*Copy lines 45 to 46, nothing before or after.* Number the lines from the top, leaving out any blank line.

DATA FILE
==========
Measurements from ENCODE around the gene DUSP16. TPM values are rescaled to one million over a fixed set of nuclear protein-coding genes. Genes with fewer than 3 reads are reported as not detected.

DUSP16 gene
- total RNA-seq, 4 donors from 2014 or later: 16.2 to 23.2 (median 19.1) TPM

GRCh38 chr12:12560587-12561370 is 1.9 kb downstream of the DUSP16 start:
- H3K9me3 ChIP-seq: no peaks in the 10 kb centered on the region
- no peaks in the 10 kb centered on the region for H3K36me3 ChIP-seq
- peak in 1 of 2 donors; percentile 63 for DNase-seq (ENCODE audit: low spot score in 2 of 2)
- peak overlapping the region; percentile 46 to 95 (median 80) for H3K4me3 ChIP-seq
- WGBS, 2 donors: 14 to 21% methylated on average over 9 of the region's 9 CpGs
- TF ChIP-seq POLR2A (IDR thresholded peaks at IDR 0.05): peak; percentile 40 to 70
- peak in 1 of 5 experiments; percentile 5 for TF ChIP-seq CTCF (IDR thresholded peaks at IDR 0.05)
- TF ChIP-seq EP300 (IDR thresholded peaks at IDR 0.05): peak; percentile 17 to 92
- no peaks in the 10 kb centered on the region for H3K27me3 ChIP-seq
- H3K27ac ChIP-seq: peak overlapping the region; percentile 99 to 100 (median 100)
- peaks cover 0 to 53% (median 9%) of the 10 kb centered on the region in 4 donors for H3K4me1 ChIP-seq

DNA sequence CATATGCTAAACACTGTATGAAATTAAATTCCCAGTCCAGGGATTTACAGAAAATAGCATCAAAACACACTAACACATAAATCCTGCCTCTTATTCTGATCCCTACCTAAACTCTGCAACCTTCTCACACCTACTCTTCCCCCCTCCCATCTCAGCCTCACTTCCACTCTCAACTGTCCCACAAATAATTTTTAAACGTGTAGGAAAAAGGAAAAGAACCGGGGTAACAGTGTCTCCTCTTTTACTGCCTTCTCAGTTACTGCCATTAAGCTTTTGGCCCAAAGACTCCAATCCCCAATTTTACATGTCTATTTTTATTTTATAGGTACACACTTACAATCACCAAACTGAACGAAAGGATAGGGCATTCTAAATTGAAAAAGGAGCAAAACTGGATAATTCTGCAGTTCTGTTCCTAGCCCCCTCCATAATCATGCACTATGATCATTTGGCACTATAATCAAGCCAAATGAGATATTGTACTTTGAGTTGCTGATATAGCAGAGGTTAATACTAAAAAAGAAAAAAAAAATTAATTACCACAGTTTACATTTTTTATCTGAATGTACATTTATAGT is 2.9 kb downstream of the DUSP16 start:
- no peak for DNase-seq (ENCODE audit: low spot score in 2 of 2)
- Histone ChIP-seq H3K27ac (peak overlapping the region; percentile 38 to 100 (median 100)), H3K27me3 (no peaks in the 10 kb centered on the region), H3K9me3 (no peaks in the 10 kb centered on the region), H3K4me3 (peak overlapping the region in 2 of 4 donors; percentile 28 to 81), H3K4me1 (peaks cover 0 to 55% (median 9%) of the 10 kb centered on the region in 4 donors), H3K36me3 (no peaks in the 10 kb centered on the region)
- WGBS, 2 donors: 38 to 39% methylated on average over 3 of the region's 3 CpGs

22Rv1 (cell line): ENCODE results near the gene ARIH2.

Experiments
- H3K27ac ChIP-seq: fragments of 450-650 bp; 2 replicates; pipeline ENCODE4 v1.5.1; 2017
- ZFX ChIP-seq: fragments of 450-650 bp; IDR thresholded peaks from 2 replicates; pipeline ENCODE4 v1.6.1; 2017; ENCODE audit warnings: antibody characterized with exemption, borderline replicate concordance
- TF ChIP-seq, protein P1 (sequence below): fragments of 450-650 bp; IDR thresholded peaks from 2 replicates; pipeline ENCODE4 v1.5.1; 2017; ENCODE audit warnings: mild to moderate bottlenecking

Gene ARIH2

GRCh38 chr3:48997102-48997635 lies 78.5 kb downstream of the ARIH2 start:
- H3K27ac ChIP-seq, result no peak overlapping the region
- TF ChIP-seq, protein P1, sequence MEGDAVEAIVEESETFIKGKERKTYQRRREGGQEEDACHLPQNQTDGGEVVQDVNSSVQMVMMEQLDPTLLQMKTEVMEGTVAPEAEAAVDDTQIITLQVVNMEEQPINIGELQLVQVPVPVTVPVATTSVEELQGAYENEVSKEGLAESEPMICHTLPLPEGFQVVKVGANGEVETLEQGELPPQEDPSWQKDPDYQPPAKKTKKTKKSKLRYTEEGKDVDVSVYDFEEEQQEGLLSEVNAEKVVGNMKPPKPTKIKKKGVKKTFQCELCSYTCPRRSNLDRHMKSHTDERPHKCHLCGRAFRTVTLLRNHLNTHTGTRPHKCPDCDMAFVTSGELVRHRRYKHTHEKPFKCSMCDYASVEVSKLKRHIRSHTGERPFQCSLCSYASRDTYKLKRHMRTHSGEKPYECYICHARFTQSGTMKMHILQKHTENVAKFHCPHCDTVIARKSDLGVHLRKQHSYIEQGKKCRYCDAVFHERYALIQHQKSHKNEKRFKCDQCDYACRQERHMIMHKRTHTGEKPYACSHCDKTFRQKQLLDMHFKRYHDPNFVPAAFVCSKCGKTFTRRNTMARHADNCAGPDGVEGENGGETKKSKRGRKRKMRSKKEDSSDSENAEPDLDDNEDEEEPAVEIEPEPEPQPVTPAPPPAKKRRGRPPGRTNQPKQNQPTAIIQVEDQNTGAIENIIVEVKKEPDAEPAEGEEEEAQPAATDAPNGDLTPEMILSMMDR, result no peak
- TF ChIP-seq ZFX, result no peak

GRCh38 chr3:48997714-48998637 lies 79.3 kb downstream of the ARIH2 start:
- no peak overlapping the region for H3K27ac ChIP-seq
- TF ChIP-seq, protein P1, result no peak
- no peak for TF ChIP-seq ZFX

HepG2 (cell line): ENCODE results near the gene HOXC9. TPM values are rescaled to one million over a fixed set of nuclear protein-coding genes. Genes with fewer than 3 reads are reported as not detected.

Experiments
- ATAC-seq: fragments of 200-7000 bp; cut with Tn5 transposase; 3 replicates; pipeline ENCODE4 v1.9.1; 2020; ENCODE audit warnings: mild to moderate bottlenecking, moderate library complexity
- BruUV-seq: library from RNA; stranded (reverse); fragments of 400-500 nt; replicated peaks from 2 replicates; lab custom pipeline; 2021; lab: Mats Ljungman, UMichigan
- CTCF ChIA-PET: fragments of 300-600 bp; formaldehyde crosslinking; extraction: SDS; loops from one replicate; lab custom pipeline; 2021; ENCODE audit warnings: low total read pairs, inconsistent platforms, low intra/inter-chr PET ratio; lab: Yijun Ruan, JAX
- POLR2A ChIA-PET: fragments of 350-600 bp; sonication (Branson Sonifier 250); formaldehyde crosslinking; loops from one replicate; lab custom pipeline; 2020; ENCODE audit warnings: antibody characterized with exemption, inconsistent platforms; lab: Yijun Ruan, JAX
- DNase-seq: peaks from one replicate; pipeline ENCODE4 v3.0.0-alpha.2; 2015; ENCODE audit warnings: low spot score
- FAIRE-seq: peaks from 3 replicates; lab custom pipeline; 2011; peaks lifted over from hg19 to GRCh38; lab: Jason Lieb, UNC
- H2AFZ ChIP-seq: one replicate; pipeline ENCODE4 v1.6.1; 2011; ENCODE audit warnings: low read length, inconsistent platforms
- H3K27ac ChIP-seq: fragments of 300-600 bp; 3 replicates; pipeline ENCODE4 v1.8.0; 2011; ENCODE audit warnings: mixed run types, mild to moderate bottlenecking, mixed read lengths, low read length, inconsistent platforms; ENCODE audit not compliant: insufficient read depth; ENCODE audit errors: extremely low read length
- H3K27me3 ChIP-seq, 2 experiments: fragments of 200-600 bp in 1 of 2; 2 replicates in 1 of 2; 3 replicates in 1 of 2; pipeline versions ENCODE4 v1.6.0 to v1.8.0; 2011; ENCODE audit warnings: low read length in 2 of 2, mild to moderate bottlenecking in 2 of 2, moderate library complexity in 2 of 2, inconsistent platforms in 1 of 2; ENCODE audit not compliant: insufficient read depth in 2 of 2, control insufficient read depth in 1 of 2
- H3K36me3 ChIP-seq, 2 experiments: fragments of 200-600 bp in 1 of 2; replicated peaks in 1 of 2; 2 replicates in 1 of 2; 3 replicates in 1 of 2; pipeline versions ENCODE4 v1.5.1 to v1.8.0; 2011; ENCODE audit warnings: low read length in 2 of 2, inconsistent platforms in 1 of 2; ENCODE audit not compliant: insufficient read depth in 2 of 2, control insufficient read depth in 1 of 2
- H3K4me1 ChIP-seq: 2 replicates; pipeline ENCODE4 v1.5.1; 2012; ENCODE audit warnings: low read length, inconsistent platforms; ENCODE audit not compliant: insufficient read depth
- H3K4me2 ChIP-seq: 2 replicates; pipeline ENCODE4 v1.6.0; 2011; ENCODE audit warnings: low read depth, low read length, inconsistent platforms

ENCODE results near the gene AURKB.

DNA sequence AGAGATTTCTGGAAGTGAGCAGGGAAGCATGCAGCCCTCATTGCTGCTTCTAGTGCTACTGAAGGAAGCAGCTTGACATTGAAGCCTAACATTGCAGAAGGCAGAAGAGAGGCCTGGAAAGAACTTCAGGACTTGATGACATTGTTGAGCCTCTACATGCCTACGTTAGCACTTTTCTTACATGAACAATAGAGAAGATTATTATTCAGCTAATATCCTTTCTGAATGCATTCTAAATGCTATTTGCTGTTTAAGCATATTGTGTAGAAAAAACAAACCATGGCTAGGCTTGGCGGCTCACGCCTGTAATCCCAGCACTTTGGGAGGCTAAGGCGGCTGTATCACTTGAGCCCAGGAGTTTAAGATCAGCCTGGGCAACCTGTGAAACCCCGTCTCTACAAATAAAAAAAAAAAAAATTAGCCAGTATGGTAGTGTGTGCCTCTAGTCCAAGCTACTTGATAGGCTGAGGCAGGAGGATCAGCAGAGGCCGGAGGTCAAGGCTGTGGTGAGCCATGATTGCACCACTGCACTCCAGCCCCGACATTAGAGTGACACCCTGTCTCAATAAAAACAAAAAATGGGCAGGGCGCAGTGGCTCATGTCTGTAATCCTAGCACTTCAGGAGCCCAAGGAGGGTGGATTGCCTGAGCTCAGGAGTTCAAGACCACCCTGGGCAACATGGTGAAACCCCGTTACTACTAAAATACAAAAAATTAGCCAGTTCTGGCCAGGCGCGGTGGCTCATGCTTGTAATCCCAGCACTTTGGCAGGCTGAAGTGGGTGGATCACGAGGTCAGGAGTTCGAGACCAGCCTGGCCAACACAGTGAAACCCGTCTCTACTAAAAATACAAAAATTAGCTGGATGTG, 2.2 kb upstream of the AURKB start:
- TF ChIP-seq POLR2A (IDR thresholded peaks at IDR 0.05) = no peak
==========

- H3K36me3 ChIP-seq, 2 experiments: fragments of 200-600 bp in 1 of 2; replicated peaks in 1 of 2; 2 replicates in 1 of 2; 3 replicates in 1 of 2; pipeline versions ENCODE4 v1.5.1 to v1.8.0; 2011; ENCODE audit warnings: low read length in 2 of 2, inconsistent platforms in 1 of 2; ENCODE audit not compliant: insufficient read depth in 2 of 2, control insufficient read depth in 1 of 2
- H3K4me1 ChIP-seq: 2 replicates; pipeline ENCODE4 v1.5.1; 2012; ENCODE audit warnings: low read length, inconsistent platforms; ENCODE audit not compliant: insufficient read depth